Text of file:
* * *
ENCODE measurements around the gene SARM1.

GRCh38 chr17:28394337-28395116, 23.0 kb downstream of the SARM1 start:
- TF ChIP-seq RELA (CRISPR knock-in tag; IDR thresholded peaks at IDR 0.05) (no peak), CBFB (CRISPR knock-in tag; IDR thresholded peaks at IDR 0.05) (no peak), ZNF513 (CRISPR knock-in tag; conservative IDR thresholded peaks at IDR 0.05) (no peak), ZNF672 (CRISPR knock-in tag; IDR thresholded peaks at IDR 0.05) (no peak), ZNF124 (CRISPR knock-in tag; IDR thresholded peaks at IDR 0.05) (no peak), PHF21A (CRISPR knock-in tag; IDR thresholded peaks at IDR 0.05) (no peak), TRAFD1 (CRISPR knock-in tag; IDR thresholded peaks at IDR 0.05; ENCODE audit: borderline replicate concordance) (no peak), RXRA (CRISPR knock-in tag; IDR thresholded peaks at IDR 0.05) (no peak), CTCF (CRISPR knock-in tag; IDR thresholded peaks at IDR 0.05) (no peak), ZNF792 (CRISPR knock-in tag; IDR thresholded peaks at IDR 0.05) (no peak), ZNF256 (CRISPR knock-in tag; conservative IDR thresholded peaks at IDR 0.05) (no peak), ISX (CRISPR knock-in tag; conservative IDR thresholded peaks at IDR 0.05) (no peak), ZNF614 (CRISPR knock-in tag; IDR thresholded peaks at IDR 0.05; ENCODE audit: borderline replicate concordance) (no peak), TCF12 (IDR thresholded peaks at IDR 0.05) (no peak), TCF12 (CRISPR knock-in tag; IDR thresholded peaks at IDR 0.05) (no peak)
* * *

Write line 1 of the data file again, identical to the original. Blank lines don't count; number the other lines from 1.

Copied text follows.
ENCODE measurements around the gene SARM1.